Article  Google Scholar 

  2. Flaatten H, de Lange DW, Artigas A, Bin D, Moreno R, Christensen S, Joynt GM, Bagshaw SM, Sprung CL, Benoit D, Soares M, Guidet B. The status of intensive care medicine research and a future agenda for very old patients in the ICU. Intensive Care Med. 2017;43:1319–28.

    Article  CAS  Google Scholar 

  3. Guidet B, Flaatten H, Boumendil A, Morandi A, Andersen F, Artigas A, Bertolini G, Cecconi M, Christensen S, Feraldi L, Fjölner J, Jung C, Marsh B, Moreno R, Bollen Pinto B, Szczeklik W, Valentin A, Watson X, Zaferidis T, De Lange D. Withholding or withdrawing of life sustaining therapy in very elderly patients (≥ 80 years) admitted to the intensive care unit. Intensive Care Med. 2018;44:1027–38.

    Article  CAS  Google Scholar 

  4. Meadow W, Pohlman A, Frain L, Ren Y, Kress JP, Teuteberg W, Hall J. Power and limitations of daily prognostications of death in the medical intensive care unit. Crit Care Med. 2011;39:474–9.

    Article  Google Scholar 

  5. Beil M, Sviri S, Flaatten H, De Lange DW, Jung C, Szczeklik W, Leaver S, Rhodes A, Guidet B, van Heerden PV. On predictions in critical care: the individual prognostication fallacy in elderly patients. J Crit Care. 2021;61:34–8.

    Article  CAS  Google Scholar 

  6. Ferrante LE, Pisani MA, Murphy TE, Gahbauer EA, Leo-Summers LS, Gill TM. Functional trajectories among older persons before and after critical illness. JAMA Intern Med. 2015;175:523–9.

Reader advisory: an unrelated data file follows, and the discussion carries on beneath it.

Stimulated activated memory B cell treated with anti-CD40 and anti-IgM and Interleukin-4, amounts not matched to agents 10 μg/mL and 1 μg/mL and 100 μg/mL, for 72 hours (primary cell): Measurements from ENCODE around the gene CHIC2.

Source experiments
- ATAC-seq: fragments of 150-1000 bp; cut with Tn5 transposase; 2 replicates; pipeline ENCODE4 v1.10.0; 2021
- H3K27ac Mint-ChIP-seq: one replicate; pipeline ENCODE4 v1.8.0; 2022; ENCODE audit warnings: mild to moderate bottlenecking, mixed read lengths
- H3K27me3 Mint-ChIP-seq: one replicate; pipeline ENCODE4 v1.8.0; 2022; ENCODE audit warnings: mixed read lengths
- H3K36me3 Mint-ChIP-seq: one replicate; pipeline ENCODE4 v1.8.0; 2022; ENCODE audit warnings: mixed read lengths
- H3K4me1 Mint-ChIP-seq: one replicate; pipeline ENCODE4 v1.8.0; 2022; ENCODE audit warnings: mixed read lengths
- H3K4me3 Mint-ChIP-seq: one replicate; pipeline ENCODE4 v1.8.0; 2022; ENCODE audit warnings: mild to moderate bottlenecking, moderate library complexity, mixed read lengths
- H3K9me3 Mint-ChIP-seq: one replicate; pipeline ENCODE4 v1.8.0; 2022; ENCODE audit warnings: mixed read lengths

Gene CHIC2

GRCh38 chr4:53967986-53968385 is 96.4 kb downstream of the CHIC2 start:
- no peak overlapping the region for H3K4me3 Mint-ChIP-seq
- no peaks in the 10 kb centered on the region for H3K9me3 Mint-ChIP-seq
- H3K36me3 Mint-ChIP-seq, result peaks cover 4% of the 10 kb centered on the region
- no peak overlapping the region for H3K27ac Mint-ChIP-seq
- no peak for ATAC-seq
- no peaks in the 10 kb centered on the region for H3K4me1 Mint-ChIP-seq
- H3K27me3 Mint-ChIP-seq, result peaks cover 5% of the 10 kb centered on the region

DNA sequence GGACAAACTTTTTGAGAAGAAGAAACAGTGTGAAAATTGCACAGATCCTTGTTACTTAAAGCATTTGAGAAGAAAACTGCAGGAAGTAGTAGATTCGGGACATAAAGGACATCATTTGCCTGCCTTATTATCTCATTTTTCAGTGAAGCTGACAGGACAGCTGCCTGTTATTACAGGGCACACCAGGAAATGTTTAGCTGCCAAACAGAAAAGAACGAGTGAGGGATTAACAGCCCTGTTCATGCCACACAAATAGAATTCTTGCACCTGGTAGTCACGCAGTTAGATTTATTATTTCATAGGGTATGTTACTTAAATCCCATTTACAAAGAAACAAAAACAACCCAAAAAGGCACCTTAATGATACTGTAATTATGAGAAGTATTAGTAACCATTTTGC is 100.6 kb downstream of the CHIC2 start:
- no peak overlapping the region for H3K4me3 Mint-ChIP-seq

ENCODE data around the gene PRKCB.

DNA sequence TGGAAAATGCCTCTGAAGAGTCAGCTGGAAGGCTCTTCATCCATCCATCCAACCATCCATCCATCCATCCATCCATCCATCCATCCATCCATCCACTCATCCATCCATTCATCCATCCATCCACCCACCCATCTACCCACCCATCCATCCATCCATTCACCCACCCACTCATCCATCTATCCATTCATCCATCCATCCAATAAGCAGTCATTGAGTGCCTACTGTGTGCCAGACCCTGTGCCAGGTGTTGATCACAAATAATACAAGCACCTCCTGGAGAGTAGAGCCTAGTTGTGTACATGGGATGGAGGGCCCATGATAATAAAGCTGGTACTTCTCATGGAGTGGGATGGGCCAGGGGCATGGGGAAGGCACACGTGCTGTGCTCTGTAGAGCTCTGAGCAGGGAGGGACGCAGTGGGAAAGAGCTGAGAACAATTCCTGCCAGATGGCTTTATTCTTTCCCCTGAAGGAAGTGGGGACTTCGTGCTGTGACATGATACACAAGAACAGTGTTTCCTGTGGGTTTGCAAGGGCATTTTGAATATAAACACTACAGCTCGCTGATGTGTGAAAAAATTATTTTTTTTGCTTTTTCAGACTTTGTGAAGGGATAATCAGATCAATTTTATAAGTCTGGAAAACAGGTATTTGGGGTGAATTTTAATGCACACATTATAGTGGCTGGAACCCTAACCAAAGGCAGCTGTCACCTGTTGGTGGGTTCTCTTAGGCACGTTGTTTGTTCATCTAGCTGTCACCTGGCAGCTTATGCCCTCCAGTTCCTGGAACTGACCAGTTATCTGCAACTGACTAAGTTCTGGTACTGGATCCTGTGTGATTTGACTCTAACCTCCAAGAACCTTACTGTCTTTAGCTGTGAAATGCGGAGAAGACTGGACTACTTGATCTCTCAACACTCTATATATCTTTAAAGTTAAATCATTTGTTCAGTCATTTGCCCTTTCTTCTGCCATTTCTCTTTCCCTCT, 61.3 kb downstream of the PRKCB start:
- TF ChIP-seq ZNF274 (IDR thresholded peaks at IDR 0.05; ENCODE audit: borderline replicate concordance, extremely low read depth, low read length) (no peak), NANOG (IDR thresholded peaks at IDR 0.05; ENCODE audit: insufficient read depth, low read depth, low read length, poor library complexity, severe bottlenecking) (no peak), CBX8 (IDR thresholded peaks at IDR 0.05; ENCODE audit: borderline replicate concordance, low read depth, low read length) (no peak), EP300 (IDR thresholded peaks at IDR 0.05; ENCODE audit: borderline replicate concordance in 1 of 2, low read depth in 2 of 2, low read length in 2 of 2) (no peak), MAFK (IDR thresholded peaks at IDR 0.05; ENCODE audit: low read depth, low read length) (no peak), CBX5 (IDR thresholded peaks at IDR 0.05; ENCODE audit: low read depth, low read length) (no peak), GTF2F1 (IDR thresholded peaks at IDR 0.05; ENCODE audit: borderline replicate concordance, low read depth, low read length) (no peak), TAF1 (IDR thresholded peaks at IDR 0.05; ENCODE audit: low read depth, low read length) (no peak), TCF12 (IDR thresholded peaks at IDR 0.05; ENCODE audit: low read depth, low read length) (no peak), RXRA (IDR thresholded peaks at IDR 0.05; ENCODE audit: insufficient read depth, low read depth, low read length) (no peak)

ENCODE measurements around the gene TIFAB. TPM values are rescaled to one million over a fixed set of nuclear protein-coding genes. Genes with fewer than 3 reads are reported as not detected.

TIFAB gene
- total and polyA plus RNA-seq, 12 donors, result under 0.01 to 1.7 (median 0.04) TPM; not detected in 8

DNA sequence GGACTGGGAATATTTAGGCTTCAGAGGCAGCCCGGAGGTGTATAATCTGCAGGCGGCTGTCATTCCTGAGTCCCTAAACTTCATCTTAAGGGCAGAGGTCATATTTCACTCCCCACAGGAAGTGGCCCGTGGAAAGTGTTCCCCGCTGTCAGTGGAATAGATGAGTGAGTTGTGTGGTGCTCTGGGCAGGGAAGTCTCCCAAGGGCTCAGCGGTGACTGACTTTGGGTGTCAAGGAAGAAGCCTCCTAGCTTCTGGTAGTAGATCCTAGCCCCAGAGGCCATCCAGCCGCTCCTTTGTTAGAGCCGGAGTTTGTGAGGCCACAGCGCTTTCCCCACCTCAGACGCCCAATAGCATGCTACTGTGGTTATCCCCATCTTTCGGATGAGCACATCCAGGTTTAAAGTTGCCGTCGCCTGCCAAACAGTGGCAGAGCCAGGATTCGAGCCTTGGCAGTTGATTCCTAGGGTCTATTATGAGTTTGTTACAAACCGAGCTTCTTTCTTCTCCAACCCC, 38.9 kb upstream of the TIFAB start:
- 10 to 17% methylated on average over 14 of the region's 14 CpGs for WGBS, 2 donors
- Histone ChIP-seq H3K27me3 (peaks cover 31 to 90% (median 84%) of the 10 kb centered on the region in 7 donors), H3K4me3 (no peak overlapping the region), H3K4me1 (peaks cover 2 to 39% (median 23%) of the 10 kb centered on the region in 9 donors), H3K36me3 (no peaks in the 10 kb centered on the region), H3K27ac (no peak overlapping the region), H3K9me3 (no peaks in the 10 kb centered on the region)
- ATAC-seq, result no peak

Article  Google Scholar 

  7. Kerckhoffs MC, Brinkman S, de Keizer N, Soliman IW, de Lange DW, van Delden JJM, van Dijk D. The performance of acute versus antecedent patient characteristics for 1-year mortality prediction during intensive care unit admission. Crit Care. 2020;24:330.

    Article  Google Scholar 

  8. Vallet H, Schwarz GL, Flaatten H, de Lange DW, Guidet B, Dechartres A. Mortality of older patients admitted to an intensive care unit a systematic review. Crit Care Med. 2021;49:324–34.

    Article  Google Scholar 

  9. Gregorevic KJ, Hubbard RE, Lim WK, Katz B. The clinical frailty scale predicts functional decline and mortality when used by junior medical staff: a prospective cohort study. BMC Geriatr. 2016;16:117.

    Article  Google Scholar 

  10. Guidet B, de Lange DW, Boumendil A, Leaver S, Watson X, Boulanger C, et al. The contribution of frailty, cognition, activity of daily life and comorbidities on outcome in acutely admitted patients over 80 years in European ICUs: the VIP2 study. Intensive Care Med. 2020;46:57–69.

    Article  CAS  Google Scholar 

  11. Mark NM, Rayner SG, Lee NJ, Curtis JR. Global variability in withholding and withdrawal of life-sustaining treatment in the intensive care unit. Intensive Care Med. 2015;41:1572–85.

    Article  CAS  Google Scholar